The next morning after some light groaning and stretching we made a quick breakfast, hopped in the truck and headed to McWay Falls in Julia Pfieffer Burns State Park for some hiking. McWay Falls is an arrestingly beautiful 80 foot waterfall just on the West side of the Highway 1 that is probably the easiest, most accessible, gorgeous spot for all who come to Big Sur. There are paved paths and rest assured if you are here in the summer there will be crowds. However there are places in this world where dealing with crowds is worth what you get out of it and this is one of those places. As I noted quickly above the ocean water in Big Sur and especially in the cove at McWay Falls is such a bright turquoise blue you’d swear you’re in the Caribbean. Once you’ve got your fill of the waterfall and hiking around on the West side of the 1 you can either cross the road or walk underneath it through a large tunnel into the rest of the park. There are several hiking trails that leave this area but we essentially followed the Redwood lined river up and further in. Unless it will damage flora or fauna I am not much of a “trail” guy, I’d rather get off a little by my own and find a challenging hike that 7 million people haven’t done. The main trail does actually follow the river for a while but then veers off on its own. I recommend continuing to follow the river as you will be rewarded with not just one but 2 beautiful, secluded waterfalls. The first is about 10-15 feet and the second is at least 30-40 feet and literally picture perfect. I didn’t know at the time but I would be getting engaged at that exact same waterfall nearly 2 years to the day later!
After one of the most beautiful hikes of my life it was time to head back to the campsite. We got back early enough in the afternoon that we all did another quick hike to the ocean and back to check for some surfable waves. Unfortunately still nothing working wave-wise, same as the day before. We did find one break earlier that day called Fullers that is a long, long walk from the road and is supposedly a very heavy wave that also has heavy locals. We decided the surfing could wait.
After some more hiking and fun times around a bonfire with some of our neighbors it was time to pack up Sunday morning and head back to San Diego. We decided against driving the Highway 1 the entire way back and instead drove North to Monterey where you can go east and get onto the 101 which is a major freeway and you can go 80 MPH as opposed to about 15 mph on the Highway 1.
That was my first experience in Big Sur and from the moment I got home I couldn’t wait to get back! I am one of those people that loves exploring new places and adventuring off the main path. I am constantly trying to balance my love for amazing places like Big Sur that I have already been and want to explore much more, with my desire to travel and explore all new places I have never been. However the proximity of Big Sur to me is like a magnet that always draws me back. I recently went on a camping trip to Sequoia and Kings Canyon National Park and now am afflicted with that same issue there, but that’s for another post.
The next time I went to Big Sur I was a lot more prepared for what was ahead, what I needed and didn’t need to bring and also was smart enough to book a camp site in advance! If you are looking to book a site anytime June-August in Big Sur you are most likely going to have to book 4-6 months in advance. One of the campgrounds we had pulled into but couldn’t get a spot on the first trip was the Riverside Campground and Cabins. You have to drive down a steep driveway to get to the campground but then you are surrounded by Redwoods and the majestic Big Sur River flows right through the campground, with a lot of sites are located right next to it. When I decided to take my fiancée to Big Sur (who was still my girlfriend at the time) I knew I wanted to get a spot at The Riverside Campground if at all possible. Luckily I booked about 5 months in advance and got a spot that turned out to be the best in the entire campground! We were all by ourselves above all other campsites literally surrounded by Redwoods.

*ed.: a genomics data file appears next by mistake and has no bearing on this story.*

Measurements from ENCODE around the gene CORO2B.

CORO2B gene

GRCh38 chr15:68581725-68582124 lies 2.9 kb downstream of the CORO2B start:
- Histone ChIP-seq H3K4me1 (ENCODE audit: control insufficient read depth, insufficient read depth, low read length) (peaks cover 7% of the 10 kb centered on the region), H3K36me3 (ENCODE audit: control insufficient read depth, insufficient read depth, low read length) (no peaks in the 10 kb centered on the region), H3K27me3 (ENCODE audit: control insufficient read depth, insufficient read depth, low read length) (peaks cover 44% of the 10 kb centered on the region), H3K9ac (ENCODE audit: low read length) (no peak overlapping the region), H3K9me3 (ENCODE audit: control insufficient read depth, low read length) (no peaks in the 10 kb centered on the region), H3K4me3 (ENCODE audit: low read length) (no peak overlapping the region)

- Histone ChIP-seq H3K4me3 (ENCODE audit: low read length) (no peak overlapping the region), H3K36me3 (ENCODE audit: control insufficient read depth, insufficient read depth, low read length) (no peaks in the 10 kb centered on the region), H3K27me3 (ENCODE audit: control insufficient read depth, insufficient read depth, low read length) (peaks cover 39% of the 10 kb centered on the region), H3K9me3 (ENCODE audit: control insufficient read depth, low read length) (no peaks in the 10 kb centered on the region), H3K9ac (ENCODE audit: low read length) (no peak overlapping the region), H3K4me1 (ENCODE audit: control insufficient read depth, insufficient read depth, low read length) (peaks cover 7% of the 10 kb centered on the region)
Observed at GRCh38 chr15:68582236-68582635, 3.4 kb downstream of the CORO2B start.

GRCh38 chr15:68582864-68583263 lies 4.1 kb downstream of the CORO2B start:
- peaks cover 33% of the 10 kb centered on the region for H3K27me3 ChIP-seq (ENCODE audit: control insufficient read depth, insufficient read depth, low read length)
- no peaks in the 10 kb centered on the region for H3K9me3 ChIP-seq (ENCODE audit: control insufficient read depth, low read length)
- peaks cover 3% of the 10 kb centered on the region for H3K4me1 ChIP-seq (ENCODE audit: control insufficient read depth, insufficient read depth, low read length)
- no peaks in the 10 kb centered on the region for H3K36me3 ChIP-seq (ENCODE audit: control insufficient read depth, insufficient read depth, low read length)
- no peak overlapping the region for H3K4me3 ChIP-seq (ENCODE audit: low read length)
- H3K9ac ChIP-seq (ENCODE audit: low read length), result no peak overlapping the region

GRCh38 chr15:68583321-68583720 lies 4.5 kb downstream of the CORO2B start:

Along with hiking McWay Falls and up the Big Sur River like I did the first trip there I knew I wanted to find somewhere new to explore I hadn’t seen yet for Beth and I to discover together. The Riverside Cabins and Campground is run by a really nice old couple who suggested we check out Pfeiffer Beach for somewhere different. It was a little tricky to find down a long very narrow road lacking in much signage but well worth it once you get there. There is some great hiking and the waves crashing into the rock formations on shore are mesmerizing. There is also some beautiful rust red sand here in areas that I am guessing comes from a high iron content in the rocks. One other place we stopped by quick to have a taste of local champagne after our engagement is a restaurant called Nepenthe that I highly recommend stopping at. It’s located way up on top of the cliffs overlooking nearly all of Big Sur and is one of the best lookout points I have found along the entire stretch of coast. Plus they have friendly bartenders, great local wine, champagne and tasty food!
Big Sur will always have a special place in my heart and soul, hopefully you all get a chance to visit as well!
http://www.parks.ca.gov/?page_id=582 – Andrew Molera State Campground
http://www.discover-central-california.com/pfeiffer-beach.html – Pfieffer Beach
http://www.riversidecampground.com/ Where Beth and I camped, beautiful spot right on the Big Sur River
http://www.bigsurcalifornia.org/camping.html – A handy guide to camping in Big Sur
http://www.parks.ca.gov/?page_id=578 – Julia Pfeiffer Burns State Park
http://nepenthebigsur.com/ – Nepenthe